Xanthi Barker on Paradoxical

Fiction

Xanthi Barker’s story Paradoxical was highly commended for the Life Writing Prize 2018. Here she tells us about the story, writing, and the personal benefits it brings her.

I was trying to get to the bottom of a feeling I had about what it means for someone close to you to be dead, a realisation that it wasn’t anything like the gulf of monotone sadness I’d imagined, more like being dropped into another world. For months after my dad died I heard him laughing, like he was hiding in the corner of the room. Perhaps I was a typical case at the denial stage of grief, but I felt very clearly that it was everybody else who was in denial about the nature of death. I felt closer to my dad than I had for most of my life. Yet recognising this meant acknowledging that I might have felt differently if he hadn’t been an absent father.

Because of the way our relationship was, nothing much changed in my life after he died. He’d always been a voice in my head, a man made of emails, and he still was. I didn’t know what I’d lost. For the first six months it seemed very likely he would call me up and want to see me. The last words he said to me, two nights before he died were “We’ll have a meeting!” It was the kind of grandiose way he made arrangements. He had drunk a lot of wine and was necking morphine from the bottle, having just given a reading of his poetry. I couldn’t believe he wasn’t going to turn up. It just seemed like the kind of thing he would do. At the same time I was furious with him for leaving, doubly furious that he’d done it not once but twice. It was partly an attack on him to say that nothing had changed. Writing this piece I was trying to think about that ambivalence, to put that anger and resentment at the centre of the love I felt for him, and see what it all added up to. Apart from that, I think I really believed I could prove he wasn’t dead. In fact, now that it’s written, I don’t have the same conviction. My feelings have shifted. He still stands at bus stops, waving at me, regardless.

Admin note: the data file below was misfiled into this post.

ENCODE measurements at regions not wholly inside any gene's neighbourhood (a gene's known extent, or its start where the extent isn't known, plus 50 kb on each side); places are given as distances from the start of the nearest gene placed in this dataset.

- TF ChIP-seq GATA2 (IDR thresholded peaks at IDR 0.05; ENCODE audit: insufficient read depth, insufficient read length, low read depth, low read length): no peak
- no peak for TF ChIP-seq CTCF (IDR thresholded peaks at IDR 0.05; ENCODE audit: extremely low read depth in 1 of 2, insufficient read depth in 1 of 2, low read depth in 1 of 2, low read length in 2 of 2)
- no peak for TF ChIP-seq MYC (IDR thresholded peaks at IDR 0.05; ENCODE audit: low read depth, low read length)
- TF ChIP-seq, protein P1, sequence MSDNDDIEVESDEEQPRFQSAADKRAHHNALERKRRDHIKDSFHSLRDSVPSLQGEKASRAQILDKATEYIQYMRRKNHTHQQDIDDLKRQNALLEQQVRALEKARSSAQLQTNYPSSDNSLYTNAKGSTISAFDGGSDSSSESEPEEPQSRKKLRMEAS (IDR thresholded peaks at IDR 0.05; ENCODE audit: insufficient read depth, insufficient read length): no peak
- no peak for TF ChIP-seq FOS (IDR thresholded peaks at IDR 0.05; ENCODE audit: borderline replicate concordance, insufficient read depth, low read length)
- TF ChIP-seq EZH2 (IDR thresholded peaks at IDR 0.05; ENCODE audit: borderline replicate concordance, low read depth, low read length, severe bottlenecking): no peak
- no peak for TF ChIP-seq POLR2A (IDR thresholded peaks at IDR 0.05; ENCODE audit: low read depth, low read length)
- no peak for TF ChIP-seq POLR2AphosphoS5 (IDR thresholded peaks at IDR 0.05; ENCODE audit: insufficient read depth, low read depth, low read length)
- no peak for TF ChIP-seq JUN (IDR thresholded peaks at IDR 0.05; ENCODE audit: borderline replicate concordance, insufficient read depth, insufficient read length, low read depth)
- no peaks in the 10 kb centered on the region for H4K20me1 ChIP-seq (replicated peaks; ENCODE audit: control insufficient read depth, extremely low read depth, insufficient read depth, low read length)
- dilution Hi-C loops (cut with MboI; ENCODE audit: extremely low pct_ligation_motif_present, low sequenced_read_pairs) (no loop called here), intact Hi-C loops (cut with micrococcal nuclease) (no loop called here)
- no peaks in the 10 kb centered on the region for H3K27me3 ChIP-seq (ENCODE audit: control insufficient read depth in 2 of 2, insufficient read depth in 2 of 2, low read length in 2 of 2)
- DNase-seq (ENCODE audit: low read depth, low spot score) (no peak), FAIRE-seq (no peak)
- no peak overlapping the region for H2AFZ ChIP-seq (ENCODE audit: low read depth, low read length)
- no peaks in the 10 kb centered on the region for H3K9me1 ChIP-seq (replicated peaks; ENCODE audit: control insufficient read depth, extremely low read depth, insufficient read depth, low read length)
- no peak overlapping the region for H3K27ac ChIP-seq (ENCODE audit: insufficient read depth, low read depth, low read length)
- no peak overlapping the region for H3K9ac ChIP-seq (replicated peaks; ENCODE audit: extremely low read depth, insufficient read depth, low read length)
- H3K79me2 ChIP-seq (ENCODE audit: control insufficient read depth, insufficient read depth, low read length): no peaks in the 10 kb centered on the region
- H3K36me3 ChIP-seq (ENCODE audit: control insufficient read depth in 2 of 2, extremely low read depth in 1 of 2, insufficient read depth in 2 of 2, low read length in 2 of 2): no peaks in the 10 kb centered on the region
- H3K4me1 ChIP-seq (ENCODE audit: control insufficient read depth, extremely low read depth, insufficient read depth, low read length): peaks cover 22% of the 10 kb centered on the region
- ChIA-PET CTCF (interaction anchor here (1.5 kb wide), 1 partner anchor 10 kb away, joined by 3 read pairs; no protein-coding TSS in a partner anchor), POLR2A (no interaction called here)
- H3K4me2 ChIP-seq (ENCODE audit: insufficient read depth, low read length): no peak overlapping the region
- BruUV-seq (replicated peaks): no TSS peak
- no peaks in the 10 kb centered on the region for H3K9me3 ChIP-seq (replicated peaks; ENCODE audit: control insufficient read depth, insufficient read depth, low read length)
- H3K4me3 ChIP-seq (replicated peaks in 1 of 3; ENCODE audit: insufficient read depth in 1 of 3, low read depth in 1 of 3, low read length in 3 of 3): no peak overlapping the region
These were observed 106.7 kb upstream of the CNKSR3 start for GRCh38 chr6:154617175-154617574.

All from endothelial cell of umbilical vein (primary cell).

There’s something inherently lonely in being a person, secluded inside your own head. Literature is one of the ways we get to know what it’s like to be someone else. Life writing has the further intimacy of being without disguise. It feels illicit. It breaks that boundary, so that it’s possible to come into contact with much more of the other than is usually possible.

Read Xanthi’s story and the other winning stories here.



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